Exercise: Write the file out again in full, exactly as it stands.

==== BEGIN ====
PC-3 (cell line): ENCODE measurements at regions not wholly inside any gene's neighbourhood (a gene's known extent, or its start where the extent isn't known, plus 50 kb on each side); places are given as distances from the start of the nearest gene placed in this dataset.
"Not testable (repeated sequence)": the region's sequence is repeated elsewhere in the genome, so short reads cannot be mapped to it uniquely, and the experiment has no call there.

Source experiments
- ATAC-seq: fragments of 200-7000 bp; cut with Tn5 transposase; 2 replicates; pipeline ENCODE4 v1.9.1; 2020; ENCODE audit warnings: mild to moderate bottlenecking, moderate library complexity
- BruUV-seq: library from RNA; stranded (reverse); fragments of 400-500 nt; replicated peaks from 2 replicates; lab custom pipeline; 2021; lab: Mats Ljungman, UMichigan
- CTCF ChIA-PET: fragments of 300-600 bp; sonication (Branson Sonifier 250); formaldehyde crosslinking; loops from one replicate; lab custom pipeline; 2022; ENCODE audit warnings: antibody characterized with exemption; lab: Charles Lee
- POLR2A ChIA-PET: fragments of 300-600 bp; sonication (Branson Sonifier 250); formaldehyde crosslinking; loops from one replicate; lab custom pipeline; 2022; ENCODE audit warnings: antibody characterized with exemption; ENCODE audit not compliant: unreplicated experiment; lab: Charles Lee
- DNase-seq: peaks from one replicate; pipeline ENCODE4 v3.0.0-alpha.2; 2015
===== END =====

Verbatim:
PC-3 (cell line): ENCODE measurements at regions not wholly inside any gene's neighbourhood (a gene's known extent, or its start where the extent isn't known, plus 50 kb on each side); places are given as distances from the start of the nearest gene placed in this dataset.
"Not testable (repeated sequence)": the region's sequence is repeated elsewhere in the genome, so short reads cannot be mapped to it uniquely, and the experiment has no call there.

Source experiments
- ATAC-seq: fragments of 200-7000 bp; cut with Tn5 transposase; 2 replicates; pipeline ENCODE4 v1.9.1; 2020; ENCODE audit warnings: mild to moderate bottlenecking, moderate library complexity
- BruUV-seq: library from RNA; stranded (reverse); fragments of 400-500 nt; replicated peaks from 2 replicates; lab custom pipeline; 2021; lab: Mats Ljungman, UMichigan
- CTCF ChIA-PET: fragments of 300-600 bp; sonication (Branson Sonifier 250); formaldehyde crosslinking; loops from one replicate; lab custom pipeline; 2022; ENCODE audit warnings: antibody characterized with exemption; lab: Charles Lee
- POLR2A ChIA-PET: fragments of 300-600 bp; sonication (Branson Sonifier 250); formaldehyde crosslinking; loops from one replicate; lab custom pipeline; 2022; ENCODE audit warnings: antibody characterized with exemption; ENCODE audit not compliant: unreplicated experiment; lab: Charles Lee
- DNase-seq: peaks from one replicate; pipeline ENCODE4 v3.0.0-alpha.2; 2015